• Working closely with the Evangelization and Formation team, coordinate registration for all formation including religious education, Life Teen, EDGE, and Adult Formation
    • Responsible for all data and paperwork for formation including data entry of sacraments and registration into PDS, Virtus compliance for all catechists, and sacramental verification for all students.
    • Coordinate, participate in, and send meeting notes for weekly Evangelization and Formation team meetings.
    • Manage inventories of supplies and materials.
    • Other tasks as assigned.


    • Education Required: High School Diploma or equivalent. Preferred: BS or BA relevant to the position.
    • Previous work in the field of education, administration, or management; volunteer management a plus.
    • Superior organizational skills, ability to self-start tasks and complete projects in a timely manner.
    • Exceptional communication skills, both written and oral.
    • Demonstrated ability to handle confidential and sensitive information.
    • Comfortable working in a fast-paced office environment within a team.
    • Proficient in Microsoft Word, PowerPoint, and Excel, web content management, and social media (e.g., Facebook, Twitter, and Instagram); ability to create graphic communications is a plus.
    • Ability to analyze and revise operating practices to improve efficiency is a plus.
    • Practicing Catholic who fully adheres to and models the Church’s teachings in faith and morals (Cf., “Code of Ethics for Catechetical Leaders,” National Certification Standards for Lay Ecclesial Ministers. 2003. p. xxv.)
    • Registered with the Protecting God’s Children/Virtus
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      4th Sunday of Advent & Christmas

      John 1:23

      In the beginning was the Word, and the Word was with God, and the Word was God.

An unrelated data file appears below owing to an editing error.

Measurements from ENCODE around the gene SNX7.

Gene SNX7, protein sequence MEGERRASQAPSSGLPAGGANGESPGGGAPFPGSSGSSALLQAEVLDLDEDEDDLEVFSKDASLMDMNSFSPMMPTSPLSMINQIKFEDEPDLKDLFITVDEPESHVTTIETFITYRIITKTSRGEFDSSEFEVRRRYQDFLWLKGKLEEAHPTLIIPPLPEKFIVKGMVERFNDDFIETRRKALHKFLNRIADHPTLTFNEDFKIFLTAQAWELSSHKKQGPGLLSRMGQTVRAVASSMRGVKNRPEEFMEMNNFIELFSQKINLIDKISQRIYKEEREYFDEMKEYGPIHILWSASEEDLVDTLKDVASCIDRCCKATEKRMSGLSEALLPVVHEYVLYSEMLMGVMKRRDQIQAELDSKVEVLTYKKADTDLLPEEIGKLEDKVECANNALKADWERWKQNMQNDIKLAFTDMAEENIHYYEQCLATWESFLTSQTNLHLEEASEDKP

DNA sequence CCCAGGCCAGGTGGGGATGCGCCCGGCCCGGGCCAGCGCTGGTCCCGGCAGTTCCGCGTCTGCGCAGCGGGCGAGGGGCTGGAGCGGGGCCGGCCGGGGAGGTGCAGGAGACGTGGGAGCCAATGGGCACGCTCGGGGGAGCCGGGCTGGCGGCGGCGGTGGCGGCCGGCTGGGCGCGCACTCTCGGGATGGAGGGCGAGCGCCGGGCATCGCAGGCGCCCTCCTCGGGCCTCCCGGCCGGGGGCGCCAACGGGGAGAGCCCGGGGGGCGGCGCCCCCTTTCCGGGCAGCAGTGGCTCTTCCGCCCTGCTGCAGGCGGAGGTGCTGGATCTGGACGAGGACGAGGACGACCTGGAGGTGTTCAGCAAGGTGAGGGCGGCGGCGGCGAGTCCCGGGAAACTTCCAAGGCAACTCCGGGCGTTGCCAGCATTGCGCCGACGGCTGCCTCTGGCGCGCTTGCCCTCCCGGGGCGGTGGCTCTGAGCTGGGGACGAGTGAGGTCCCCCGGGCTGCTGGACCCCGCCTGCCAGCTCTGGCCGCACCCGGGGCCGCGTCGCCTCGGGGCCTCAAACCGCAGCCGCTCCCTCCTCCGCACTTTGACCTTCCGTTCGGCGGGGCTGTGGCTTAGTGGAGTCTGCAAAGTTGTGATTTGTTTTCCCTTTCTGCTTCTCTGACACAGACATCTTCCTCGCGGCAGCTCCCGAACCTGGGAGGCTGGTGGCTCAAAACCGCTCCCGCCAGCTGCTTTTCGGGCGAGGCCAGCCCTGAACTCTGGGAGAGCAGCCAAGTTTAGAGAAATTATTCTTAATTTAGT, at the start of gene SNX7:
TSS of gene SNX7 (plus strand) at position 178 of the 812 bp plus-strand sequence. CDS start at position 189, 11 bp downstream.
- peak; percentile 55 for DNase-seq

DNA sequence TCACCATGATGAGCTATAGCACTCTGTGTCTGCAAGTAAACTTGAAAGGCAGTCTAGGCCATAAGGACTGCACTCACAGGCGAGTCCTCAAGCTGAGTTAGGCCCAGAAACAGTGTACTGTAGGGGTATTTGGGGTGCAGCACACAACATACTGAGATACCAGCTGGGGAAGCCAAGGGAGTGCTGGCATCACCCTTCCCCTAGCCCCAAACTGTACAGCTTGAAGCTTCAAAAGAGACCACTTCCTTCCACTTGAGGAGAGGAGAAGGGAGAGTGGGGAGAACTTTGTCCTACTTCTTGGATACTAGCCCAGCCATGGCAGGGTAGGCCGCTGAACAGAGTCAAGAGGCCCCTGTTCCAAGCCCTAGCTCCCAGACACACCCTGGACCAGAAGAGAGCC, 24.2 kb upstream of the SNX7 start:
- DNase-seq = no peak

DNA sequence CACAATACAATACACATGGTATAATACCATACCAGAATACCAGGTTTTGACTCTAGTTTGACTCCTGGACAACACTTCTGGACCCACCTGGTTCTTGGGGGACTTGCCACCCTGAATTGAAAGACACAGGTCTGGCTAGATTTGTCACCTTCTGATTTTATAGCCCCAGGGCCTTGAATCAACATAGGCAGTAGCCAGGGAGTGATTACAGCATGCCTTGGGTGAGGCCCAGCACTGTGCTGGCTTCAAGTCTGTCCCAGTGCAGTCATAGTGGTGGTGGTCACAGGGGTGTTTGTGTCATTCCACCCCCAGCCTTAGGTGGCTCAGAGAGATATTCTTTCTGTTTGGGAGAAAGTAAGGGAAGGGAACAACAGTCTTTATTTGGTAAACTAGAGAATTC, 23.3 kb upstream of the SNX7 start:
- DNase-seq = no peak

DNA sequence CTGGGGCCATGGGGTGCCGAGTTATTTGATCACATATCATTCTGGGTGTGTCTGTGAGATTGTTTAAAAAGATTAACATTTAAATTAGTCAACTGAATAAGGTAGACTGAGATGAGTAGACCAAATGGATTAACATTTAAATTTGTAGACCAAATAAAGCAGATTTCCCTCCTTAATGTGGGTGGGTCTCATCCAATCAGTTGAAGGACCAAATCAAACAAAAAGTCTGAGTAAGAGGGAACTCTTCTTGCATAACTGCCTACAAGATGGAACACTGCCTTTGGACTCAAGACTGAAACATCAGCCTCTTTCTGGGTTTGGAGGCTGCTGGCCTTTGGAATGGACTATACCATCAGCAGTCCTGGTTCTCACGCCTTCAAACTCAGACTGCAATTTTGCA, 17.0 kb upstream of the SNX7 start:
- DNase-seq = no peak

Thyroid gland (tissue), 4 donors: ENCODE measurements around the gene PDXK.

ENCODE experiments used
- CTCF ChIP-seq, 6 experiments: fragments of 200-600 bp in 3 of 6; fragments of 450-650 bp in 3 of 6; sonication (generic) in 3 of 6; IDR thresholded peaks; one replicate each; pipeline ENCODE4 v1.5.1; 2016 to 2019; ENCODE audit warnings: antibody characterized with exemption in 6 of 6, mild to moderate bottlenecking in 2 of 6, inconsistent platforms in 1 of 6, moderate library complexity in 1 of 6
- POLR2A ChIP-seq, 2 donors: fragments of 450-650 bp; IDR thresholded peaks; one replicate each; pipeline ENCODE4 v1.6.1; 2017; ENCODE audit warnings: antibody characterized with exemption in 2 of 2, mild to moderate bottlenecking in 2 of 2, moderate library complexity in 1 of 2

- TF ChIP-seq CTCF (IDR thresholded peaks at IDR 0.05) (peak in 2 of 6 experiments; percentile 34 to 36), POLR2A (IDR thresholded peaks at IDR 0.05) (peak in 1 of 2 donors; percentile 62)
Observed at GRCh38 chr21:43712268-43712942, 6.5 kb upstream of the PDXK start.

Full Gospel Passage: John 1:1-18

      For Christmas Day

      Isn’t it a little crazy: Christmas is Jesus’ birthday, and yet we are busy giving gifts to everyone else but the birthday boy. Did you ever wonder what Jesus wants for his birthday? I think he may want Time. It is a special gift that, in a way, can only be given once. At the same time – no pun intended – that is the gift he has already given to us.

      In the Gospel reading for Christmas day, we read: “In the beginning was the Word, and the Word was with God, and the Word was God. He was in the beginning with God. All things came to be through him, and without him nothing came to be.”

      Not only did God create time itself, but God gave us his own personal time. When God the Son took on our human nature and was born in Bethlehem, he was giving us 33 years of his presence on earth. Are we willing to give to Jesus our time? Are we willing to volunteer, pray, worship, and spend time at St. James? Are willing to give Jesus a unique gift of Time for his birthday?

      - Fr. Paul Stein


      • What does Jesus truly desire for His birthday? Consider if you’re ready to present Him with the precious gift of your time.
      • Besides time, what is Jesus’ silent wish for you to give for His birthday? Sit with Him and contemplate how you can gift Him more through prayer, worship, and service.


      We get to go to mass twice this Sunday! About every six or seven years (a leap year might extend the interval) the Fourth Sunday of Advent and Christmas Eve fall on the same day. As Catholics, we are obligated to attend and participate in the mass on Sundays and other days designated as holy days of obligation, like Christmas. So this Sunday, like our regular obligations, we must attend mass for the 4th Sunday of Advent and Christmas Eve. A lot is happening but lets make sure to remember why we prepare, gather, and celebrate: the birth of our lord Jesus Christ.

      Third Sunday of Advent

      John 1:23

      I am the voice of one crying out in the desert,
      ‘make straight the way of the Lord

      Full Gospel Passage: John 1:6-8, 19-28

      In today’s gospel reading, the “Jews from Jerusalem sent priests and Levites” to ask John the Baptist, “Who are you?” Didn’t they know he was John the Baptist?